A simple will can be created for free if a person uses an online template from a trusted source and/or creates the document themselves. Having an attorney create a will may cost a few hundred dollars, depending on the complexity of the estate. If you opt for an online will, the cost will be extremely cheap compared to hiring a professional (possibly a few hundred dollars or even significantly less). Continue reading...

What is the Hang Seng Index?

What is the Hang Seng Index?

The Hang Seng Index (HSI) is comprised of the 50 biggest stocks traded on the Hong Kong Stock Exchange. The Hong Kong stock market is much different than that of China, in that foreign investors are allowed access and the index is calculated on a free floating cap-weighted basis. It tracks the 50 biggest companies on the Hong Kong Stock Exchange, and is a better barometer for measuring overall performance of companies from the region. Continue reading...

What is Book Value?

Book value is based on an accounting method that only considers certain factors, generally the more tangible or easily quantifiable ones, and excludes the more ethereal factors such as ‘goodwill.’ Book value can apply to an individual asset, a security, or a company, and tends to be pretty straightforward. Whatever value an asset is given on a balance sheet is its book value. For a tangible asset, this is calculated as the cost of the asset minus accumulated depreciation. Continue reading...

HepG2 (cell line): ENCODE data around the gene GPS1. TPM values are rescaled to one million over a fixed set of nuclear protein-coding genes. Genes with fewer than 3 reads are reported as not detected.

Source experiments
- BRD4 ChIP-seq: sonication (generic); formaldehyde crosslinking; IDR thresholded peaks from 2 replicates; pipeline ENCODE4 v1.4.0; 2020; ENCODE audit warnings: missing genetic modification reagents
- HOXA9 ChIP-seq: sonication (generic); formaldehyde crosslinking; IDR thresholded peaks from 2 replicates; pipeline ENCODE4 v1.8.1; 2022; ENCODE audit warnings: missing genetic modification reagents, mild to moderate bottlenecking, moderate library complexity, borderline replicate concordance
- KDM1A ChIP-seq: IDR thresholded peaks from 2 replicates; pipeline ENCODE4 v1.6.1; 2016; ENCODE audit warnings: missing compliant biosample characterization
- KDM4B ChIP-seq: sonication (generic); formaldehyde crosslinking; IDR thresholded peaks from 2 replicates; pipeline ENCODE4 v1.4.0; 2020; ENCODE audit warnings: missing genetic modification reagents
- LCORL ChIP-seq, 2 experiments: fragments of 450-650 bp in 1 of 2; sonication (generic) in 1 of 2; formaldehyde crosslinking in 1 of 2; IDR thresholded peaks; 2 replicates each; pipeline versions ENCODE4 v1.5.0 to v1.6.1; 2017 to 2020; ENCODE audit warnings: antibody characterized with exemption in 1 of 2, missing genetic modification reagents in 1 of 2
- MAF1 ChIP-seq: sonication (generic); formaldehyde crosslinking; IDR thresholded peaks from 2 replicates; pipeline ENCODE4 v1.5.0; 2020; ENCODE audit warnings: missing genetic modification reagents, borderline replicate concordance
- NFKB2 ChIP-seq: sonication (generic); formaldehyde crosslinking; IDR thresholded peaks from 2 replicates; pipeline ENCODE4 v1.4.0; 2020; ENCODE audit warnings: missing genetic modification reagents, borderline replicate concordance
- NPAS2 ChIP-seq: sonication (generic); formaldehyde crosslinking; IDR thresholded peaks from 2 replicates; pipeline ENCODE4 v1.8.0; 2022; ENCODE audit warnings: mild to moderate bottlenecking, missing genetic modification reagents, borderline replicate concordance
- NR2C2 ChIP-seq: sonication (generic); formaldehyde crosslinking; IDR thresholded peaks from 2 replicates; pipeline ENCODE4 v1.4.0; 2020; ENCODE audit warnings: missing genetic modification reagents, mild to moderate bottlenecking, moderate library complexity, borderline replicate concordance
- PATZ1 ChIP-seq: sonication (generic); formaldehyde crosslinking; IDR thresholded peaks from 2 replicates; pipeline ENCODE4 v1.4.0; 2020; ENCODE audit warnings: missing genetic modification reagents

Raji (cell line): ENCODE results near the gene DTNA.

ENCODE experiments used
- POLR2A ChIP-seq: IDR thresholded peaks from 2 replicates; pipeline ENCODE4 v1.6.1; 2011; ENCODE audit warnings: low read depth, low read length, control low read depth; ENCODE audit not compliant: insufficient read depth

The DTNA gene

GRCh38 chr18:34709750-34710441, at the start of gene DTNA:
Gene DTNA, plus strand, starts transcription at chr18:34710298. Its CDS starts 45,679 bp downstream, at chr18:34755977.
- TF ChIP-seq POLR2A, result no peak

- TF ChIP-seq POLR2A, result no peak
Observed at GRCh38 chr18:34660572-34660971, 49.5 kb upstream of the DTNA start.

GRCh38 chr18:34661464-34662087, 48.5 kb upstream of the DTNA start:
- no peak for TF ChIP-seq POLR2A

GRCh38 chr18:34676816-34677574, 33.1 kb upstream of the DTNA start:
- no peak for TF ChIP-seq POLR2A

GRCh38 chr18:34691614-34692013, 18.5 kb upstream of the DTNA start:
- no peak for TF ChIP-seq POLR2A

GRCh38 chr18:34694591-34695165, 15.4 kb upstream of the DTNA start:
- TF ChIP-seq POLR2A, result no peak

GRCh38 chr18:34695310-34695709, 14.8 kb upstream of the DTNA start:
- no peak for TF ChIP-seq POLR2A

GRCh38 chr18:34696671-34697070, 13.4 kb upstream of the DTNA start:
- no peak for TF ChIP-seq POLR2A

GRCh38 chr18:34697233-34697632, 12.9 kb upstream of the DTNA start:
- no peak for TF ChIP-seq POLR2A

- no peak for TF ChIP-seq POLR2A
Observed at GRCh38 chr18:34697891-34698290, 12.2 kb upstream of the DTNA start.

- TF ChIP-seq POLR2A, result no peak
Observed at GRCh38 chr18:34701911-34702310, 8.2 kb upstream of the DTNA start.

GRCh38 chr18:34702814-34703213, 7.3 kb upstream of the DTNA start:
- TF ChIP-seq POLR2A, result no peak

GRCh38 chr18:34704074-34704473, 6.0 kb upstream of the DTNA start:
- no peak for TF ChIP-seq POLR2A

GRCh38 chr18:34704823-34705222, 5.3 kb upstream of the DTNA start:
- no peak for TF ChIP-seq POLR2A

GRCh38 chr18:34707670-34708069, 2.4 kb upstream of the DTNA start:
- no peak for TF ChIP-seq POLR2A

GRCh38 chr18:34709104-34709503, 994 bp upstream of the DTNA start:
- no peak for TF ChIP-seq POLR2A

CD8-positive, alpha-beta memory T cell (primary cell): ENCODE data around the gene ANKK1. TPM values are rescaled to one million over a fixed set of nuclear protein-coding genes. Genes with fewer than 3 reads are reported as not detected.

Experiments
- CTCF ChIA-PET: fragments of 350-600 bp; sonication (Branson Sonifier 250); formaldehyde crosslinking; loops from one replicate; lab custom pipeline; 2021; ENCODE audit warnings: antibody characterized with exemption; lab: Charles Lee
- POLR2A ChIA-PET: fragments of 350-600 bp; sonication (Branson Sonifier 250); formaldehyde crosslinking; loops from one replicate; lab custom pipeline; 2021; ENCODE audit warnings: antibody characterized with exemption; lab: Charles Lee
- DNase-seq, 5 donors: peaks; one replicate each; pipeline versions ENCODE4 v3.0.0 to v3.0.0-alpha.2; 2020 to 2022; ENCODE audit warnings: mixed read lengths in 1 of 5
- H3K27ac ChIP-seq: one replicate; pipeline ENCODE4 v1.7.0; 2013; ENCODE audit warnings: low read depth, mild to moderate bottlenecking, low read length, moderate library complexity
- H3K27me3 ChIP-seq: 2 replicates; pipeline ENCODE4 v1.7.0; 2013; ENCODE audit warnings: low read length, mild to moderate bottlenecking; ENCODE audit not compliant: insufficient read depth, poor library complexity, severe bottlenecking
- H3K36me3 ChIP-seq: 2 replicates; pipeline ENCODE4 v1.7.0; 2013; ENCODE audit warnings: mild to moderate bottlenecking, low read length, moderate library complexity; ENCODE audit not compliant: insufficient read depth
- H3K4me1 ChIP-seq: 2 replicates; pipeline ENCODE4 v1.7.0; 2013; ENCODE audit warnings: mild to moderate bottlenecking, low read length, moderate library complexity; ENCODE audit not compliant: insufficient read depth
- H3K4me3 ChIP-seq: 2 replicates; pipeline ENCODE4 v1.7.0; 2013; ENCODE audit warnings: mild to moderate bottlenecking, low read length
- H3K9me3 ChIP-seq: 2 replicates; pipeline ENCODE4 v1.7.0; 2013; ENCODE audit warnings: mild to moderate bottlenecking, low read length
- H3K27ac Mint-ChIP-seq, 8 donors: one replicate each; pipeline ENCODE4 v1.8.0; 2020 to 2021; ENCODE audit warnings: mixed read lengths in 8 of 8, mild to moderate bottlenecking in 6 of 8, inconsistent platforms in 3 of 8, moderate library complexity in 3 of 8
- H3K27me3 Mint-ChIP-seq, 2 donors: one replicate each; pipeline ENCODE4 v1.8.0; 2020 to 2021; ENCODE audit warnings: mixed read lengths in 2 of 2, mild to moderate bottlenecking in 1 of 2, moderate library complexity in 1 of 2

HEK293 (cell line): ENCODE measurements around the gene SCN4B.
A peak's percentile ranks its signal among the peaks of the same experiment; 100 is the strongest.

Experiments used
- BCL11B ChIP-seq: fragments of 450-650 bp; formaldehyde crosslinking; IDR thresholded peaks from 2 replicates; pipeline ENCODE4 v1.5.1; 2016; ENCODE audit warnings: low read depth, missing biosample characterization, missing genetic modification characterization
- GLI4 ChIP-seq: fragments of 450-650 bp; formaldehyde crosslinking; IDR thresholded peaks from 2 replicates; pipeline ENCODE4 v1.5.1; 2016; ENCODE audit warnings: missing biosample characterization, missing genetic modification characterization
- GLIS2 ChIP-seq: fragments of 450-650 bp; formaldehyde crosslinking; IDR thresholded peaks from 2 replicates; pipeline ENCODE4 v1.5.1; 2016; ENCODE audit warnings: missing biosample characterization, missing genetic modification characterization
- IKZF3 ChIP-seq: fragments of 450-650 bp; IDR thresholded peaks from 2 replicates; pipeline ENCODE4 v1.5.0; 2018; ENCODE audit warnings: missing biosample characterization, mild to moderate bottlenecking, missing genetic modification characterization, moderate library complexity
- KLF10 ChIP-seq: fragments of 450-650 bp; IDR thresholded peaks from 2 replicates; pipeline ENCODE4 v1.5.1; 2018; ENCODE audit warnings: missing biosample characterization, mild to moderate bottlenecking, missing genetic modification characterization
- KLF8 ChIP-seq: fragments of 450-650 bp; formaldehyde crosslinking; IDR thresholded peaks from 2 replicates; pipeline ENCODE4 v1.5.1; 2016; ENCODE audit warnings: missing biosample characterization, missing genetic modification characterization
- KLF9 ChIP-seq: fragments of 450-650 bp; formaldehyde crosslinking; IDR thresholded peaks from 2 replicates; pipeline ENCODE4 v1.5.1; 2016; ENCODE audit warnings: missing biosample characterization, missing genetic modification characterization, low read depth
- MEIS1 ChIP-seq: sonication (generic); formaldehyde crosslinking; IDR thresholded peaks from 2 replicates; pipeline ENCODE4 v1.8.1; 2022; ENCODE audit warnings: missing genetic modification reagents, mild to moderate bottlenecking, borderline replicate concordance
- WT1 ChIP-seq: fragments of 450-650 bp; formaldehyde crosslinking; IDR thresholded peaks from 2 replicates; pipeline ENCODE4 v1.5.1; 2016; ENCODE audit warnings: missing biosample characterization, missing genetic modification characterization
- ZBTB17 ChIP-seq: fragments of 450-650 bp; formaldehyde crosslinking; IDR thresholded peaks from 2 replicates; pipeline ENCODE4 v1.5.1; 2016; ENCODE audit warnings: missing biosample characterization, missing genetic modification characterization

What is Operating Income?

Operating income is essentially another term for EBIT, or earnings before interest and taxes. It is a company’s profits (revenue - COGS) minus operating expenses and depreciation. Operating income is different from net income in that it does not account for expenses such as taxes, interest from debt payments, or outside business activities. It offers a pure look at how a company effectively generates cash from internal operations. Continue reading...

What are Accounting Controls?

Internal control systems and procedures can ensure the accuracy and reliability of financial accounts at a business. Accounting controls are meant to ensure that the numbers being put onto the books are accurate. Internal controls are the practices that employees are trained to do, and may be audited on, which general involve some oversight or double-checking to filter out mistakes. This not only prevents mistakes, but also malfeasance, embezzlement and fraud. Accounting done wrong can result in criminal penalties, bankruptcy, and tax problems. Continue reading...

What is the Rising Wedge (Bearish) Pattern?

What is the Rising Wedge (Bearish) Pattern?

The Rising Wedge pattern forms when prices appear to spiral upward, with higher highs (1, 3, 5) and higher lows (2,4) creating two up­-sloping trend lines that intersect to form a triangle. Unlike Ascending Triangle patterns, both lines need to have a distinct upward slope, with the bottom line having a steeper slope. This pattern is commonly associated with directionless markets since the contraction (narrowing) of the market range signals that neither bulls nor bears are in control. There is a distinct possibility that market participants will sell out, and the price can move down with big volumes (leading up to the breakout). Continue reading...